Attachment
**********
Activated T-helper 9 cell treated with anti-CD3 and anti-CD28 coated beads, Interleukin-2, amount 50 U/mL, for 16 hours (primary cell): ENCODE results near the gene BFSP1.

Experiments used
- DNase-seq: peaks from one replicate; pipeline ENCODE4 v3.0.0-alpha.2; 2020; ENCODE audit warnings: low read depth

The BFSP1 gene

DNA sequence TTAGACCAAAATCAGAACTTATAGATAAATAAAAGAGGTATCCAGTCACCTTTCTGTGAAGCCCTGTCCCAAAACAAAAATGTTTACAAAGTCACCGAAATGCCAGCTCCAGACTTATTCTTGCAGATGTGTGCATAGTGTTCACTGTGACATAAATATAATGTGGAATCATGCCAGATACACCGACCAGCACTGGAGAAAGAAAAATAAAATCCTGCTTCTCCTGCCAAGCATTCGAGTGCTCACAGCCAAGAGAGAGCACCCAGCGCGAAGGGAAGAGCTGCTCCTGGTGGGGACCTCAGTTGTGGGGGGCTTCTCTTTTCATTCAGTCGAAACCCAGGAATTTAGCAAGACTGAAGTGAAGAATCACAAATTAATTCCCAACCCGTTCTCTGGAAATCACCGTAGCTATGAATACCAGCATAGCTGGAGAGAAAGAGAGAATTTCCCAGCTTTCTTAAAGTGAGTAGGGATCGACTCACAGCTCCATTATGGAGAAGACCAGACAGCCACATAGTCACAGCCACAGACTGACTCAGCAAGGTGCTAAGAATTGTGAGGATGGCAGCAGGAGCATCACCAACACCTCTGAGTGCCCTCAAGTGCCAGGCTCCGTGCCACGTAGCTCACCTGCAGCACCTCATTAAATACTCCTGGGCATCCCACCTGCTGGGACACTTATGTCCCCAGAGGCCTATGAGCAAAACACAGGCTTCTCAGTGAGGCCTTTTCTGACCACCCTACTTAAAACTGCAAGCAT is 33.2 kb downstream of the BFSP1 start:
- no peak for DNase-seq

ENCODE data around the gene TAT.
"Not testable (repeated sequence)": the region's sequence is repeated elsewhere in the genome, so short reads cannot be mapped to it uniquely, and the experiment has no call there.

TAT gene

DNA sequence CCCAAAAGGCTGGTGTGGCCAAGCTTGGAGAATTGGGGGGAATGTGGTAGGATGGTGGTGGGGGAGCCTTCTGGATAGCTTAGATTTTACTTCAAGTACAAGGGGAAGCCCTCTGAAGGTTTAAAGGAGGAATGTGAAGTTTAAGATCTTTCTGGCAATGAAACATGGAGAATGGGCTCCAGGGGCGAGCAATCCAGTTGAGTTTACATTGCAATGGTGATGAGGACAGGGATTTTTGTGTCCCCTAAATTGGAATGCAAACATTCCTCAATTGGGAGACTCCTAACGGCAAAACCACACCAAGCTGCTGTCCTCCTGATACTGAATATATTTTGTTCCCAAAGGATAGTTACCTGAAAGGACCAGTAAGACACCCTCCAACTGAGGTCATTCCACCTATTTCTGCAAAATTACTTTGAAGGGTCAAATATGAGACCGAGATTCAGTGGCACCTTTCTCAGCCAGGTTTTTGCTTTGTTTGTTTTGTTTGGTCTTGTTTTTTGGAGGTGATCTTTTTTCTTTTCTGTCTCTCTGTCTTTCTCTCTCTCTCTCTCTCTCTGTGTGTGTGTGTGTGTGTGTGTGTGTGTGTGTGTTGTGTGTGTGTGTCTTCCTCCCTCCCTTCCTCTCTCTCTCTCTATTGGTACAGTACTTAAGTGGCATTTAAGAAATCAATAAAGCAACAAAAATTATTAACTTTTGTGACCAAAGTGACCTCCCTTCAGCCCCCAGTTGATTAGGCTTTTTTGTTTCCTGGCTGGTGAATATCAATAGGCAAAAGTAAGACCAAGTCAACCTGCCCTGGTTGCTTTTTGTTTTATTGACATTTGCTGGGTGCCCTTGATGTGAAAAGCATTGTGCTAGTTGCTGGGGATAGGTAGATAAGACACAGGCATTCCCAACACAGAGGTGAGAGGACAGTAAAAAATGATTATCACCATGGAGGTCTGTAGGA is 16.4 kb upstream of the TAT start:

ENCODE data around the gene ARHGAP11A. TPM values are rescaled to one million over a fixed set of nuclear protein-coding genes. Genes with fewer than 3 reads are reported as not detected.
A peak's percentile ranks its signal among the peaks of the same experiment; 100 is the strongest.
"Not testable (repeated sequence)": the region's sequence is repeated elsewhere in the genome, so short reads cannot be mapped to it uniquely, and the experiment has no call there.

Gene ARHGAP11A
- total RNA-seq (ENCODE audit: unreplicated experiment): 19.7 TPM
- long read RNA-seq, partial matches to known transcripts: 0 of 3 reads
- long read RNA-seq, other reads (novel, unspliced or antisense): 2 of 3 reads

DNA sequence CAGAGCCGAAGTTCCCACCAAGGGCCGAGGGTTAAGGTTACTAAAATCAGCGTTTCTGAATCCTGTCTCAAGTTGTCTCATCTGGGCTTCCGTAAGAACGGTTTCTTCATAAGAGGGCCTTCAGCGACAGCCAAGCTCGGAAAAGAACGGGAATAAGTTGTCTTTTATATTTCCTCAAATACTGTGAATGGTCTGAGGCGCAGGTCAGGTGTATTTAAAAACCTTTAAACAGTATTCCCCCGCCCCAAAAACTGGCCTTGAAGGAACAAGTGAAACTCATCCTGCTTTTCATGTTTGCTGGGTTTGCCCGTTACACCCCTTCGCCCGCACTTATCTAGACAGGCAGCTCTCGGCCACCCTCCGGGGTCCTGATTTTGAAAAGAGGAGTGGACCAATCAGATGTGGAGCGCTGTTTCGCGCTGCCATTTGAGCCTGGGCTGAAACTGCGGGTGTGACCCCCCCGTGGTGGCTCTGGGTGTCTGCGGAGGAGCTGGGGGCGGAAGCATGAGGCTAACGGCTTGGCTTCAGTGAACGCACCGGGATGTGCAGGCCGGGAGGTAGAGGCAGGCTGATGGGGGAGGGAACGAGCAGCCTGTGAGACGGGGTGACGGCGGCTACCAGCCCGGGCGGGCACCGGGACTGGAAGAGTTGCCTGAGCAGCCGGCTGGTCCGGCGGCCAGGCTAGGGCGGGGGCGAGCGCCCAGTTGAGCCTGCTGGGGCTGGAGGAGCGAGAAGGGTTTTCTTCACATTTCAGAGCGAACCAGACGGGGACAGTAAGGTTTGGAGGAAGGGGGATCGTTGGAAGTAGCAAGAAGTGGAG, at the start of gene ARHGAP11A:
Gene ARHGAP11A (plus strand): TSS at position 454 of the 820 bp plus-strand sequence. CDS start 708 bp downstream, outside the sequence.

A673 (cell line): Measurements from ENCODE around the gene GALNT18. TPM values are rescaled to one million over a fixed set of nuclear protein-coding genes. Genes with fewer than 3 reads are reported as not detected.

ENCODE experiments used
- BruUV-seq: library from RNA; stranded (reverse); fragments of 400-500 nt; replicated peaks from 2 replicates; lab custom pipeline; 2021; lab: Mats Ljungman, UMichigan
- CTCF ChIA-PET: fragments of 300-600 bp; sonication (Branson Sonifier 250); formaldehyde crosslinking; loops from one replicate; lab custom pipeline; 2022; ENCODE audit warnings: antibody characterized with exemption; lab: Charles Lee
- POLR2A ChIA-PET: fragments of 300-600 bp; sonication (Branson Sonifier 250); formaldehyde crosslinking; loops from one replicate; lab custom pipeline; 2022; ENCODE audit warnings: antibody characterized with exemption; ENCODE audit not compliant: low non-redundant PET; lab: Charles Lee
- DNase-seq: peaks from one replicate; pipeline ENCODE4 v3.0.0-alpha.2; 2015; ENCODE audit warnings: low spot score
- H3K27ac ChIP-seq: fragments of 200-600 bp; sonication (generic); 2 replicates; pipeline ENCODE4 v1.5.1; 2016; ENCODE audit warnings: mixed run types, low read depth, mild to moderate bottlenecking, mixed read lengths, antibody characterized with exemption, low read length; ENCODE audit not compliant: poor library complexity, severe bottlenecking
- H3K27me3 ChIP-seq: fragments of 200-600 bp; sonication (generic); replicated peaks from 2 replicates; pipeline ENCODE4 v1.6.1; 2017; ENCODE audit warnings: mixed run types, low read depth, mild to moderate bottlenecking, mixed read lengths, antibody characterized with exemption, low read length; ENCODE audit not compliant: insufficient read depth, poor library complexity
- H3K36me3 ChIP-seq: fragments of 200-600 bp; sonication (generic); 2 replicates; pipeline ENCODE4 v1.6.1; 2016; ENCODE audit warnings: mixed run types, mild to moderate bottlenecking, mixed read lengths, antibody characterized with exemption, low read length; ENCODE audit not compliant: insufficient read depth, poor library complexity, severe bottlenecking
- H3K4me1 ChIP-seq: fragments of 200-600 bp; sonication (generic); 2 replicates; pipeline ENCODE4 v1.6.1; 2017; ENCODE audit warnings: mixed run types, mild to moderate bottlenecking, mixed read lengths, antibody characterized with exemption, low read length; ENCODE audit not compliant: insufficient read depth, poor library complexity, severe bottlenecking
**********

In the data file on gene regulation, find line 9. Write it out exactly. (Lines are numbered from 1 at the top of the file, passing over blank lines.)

TAT gene